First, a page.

In Shakespeare’s Julius Caesar, Marc Antony spoke these famous words: “Friends, Romans, countrymen, lend me your ears.” That was then, but this is now: Researchers have actually found a way to create human ears…with a 3-D printer!
Sounds like science fiction, but the technology is real, and it has the medical community ecstatic. Of course, they aren’t using the same printers and materials you’d find at Staples.
How did this happen?
Researchers have been trying for years to create living tissue and organs to meet the overwhelming demand for organ transplants. So recently, a team of researchers at the Wake Forest Institute for Regenerative Medicine used a special 3-D printer called an Integrated Tissue-Organ Printing System.
And instead of ink, they “printed” using a mixture of living cells and a biodegradable polymer. Printer nozzles form the tissue into the correct shape, and create a mold to hold the tissue together until it hardens. Using this system, they “printed” a partial human jawbone, some human muscle tissue…and cartilage for a human ear!
And these bones and tissue are not made with plastic or metal. They are made with actual living human tissue. Scientists have been using 3-D printing technology to make metal and polymer artificial bone implants for a while now. But this breakthrough takes us one giant step closer to what used to be science fiction:
Printing fully-functioning human organs.
In fact, Dr. Anthony Atala, who headed the study, said, “With further development, this technology could potentially be used to print living tissue and organ structures for [human] surgical implantation.”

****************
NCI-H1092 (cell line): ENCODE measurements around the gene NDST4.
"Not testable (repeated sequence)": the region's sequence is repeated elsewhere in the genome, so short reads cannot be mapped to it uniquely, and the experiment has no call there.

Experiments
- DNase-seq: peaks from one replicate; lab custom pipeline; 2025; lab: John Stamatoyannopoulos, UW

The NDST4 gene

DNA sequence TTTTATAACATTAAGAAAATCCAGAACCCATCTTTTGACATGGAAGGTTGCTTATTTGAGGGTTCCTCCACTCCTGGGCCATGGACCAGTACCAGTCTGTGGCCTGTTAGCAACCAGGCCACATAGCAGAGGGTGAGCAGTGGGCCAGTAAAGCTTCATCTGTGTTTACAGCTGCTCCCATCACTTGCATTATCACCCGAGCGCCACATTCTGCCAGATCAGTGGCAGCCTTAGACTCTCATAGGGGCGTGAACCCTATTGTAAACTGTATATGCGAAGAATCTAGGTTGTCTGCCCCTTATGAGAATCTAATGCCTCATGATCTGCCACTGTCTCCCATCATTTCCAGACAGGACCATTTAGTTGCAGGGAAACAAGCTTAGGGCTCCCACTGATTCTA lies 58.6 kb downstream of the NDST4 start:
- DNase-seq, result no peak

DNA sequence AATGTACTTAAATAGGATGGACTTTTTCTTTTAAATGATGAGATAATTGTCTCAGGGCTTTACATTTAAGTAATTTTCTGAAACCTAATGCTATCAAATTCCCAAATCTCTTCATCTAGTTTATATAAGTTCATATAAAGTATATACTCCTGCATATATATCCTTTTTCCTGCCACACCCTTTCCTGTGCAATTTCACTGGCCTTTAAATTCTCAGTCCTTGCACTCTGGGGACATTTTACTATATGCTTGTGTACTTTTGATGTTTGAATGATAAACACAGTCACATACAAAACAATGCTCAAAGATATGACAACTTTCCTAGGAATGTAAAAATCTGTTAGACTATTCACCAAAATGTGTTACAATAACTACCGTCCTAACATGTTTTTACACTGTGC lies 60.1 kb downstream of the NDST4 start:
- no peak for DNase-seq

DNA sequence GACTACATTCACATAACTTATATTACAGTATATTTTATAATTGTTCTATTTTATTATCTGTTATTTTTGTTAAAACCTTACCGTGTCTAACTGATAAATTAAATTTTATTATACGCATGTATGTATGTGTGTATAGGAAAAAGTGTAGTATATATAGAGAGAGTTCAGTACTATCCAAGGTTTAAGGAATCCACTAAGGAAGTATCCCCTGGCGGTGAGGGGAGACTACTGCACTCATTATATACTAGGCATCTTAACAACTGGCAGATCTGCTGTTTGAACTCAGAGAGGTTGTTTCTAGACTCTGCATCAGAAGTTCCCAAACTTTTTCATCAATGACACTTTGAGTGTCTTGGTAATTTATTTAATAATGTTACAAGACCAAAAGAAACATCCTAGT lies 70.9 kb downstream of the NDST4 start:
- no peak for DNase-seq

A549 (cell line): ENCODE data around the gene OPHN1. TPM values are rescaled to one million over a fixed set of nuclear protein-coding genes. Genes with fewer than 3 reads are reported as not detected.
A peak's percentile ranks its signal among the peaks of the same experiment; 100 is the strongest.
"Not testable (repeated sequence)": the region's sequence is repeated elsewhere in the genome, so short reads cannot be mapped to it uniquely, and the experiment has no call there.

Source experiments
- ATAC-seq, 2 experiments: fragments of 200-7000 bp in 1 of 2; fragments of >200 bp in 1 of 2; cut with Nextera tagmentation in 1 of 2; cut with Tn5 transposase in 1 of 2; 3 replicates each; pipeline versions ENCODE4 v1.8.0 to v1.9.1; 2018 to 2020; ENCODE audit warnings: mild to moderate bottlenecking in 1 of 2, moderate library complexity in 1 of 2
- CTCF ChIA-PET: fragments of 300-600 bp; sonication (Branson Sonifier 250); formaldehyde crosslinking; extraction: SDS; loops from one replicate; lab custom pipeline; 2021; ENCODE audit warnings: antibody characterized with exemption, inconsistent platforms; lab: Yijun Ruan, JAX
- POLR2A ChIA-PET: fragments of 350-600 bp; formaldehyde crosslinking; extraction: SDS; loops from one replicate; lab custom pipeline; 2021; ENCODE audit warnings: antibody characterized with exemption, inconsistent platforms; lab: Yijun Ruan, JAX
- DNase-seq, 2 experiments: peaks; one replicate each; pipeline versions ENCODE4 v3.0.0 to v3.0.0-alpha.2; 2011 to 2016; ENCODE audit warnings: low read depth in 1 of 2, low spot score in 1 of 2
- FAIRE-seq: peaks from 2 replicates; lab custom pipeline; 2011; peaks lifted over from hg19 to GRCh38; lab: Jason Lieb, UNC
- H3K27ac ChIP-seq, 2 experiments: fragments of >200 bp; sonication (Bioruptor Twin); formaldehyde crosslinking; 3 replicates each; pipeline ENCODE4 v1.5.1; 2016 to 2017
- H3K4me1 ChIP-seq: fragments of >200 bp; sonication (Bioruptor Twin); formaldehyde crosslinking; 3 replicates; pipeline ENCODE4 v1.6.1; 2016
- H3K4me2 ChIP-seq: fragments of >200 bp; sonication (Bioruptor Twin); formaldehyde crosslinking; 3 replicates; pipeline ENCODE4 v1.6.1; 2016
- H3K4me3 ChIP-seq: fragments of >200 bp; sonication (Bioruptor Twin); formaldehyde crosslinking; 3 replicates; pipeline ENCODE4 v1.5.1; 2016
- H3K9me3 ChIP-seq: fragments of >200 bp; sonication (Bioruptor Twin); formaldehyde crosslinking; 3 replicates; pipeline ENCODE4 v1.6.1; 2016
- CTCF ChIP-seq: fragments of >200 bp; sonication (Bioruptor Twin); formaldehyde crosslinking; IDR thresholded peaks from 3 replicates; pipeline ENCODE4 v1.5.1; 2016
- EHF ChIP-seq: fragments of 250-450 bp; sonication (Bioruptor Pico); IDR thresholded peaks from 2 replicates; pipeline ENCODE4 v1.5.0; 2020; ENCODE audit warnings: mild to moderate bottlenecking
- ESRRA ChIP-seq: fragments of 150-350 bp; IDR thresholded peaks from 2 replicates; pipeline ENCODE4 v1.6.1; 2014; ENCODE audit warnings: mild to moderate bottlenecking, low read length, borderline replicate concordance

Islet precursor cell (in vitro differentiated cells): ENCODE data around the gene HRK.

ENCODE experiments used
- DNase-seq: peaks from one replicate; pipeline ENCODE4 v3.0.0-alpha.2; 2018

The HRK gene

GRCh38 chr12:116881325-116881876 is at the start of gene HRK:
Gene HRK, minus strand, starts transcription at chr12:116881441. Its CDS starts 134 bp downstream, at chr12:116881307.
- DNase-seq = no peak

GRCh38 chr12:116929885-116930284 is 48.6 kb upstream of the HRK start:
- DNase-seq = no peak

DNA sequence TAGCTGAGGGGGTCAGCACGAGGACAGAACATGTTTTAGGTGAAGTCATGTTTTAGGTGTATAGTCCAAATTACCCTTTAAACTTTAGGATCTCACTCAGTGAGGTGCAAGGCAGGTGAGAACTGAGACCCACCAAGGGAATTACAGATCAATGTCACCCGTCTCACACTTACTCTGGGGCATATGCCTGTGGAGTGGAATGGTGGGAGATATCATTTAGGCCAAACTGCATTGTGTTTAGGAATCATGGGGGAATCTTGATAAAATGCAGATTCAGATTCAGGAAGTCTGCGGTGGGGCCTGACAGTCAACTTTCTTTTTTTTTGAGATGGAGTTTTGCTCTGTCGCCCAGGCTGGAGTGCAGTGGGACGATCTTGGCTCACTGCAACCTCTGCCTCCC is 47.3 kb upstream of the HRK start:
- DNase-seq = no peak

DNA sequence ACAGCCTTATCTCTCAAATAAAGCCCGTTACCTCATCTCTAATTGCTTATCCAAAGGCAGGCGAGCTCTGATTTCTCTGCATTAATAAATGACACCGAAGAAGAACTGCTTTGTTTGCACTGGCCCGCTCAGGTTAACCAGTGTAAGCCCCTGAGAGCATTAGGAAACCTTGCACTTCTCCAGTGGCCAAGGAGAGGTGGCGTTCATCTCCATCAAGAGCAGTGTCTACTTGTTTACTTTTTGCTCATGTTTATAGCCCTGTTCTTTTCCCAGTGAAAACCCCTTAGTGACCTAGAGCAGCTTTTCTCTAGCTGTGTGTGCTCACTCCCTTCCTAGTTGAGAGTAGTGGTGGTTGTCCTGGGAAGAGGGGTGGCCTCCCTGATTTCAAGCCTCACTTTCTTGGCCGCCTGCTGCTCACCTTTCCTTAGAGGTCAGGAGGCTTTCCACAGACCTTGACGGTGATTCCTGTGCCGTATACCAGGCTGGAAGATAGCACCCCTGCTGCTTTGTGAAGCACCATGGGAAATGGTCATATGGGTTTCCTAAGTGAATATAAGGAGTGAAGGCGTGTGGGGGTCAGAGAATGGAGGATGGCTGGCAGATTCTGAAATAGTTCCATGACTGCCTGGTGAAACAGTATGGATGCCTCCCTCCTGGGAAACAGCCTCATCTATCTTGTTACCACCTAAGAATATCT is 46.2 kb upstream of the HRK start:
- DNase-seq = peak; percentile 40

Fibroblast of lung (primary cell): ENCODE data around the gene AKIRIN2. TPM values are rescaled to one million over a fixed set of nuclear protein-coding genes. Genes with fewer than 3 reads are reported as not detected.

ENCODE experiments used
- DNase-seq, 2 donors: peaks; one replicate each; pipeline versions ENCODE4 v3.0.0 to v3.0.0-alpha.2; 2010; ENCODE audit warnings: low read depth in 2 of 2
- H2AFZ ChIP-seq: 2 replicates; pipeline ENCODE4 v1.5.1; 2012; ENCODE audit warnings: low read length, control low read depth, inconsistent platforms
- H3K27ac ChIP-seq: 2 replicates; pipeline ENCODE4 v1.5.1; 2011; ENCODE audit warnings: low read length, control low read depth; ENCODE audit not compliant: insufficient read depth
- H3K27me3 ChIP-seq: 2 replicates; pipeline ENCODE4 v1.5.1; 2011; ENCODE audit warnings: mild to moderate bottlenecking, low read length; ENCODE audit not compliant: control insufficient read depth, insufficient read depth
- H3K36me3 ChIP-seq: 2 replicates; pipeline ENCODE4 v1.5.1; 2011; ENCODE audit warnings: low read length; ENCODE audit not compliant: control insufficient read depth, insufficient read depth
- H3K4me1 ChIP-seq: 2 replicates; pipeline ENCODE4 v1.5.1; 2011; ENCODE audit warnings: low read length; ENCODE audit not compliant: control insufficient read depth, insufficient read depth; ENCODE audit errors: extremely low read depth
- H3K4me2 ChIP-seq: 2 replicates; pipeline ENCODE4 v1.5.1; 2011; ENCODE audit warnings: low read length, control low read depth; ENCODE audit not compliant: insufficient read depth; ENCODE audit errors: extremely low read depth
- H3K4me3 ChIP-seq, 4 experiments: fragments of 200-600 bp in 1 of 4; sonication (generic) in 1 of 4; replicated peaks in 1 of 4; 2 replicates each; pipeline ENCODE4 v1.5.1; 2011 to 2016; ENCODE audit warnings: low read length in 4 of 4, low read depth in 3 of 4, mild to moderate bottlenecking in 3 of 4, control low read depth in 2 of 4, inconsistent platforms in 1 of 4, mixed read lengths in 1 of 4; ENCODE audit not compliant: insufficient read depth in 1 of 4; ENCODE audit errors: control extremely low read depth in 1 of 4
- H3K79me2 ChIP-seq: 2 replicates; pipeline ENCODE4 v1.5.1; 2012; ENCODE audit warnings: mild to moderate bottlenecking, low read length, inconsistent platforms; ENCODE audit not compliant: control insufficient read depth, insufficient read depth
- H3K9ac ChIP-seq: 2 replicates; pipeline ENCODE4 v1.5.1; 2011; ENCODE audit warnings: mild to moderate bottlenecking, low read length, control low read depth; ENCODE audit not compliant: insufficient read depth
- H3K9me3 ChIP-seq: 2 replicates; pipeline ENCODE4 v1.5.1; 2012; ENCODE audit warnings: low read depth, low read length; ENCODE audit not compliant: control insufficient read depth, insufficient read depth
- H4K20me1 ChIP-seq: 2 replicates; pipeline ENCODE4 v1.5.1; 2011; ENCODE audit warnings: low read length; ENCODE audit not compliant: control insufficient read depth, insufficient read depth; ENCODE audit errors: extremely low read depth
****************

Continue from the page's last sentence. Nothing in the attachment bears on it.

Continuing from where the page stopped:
Imagine: We could someday be able to print a functioning heart or a liver. Now, they haven’t implanted the 3-D “prints” into humans yet.
They have, however, placed small bits of the synthetic 3-D parts into rats and mice. Within a few weeks, the implanted synthetic tissue had merged successfully with the real tissue…and was healthy and functioning normally. The next step will be to create living tissue using cells from different parts of the human body. And when they are ready to try it on humans, they will create tissue using cells from the person getting the implant.
Again, it all sounds like science fiction. But if we could “print” functioning tissue and organs, it would revolutionize organ transplants. As you know, there are always long waiting lists for donor organs. But what if your doctor could print a replacement bone or organ for you, partially made with your own cells so your body won’t reject it? Who knows how many lives could be saved?
Just think, you wouldn’t need to wait for someone’s misfortune to get an organ that could save your life. Now, it sounds like a great solution for the growing problem of scarcity of donor organs, but maybe it’s not a simple solution.
For instance, do you think there are any ethical questions or lines that would be crossed by creating and “printing” human body parts, even if they used your own tissue?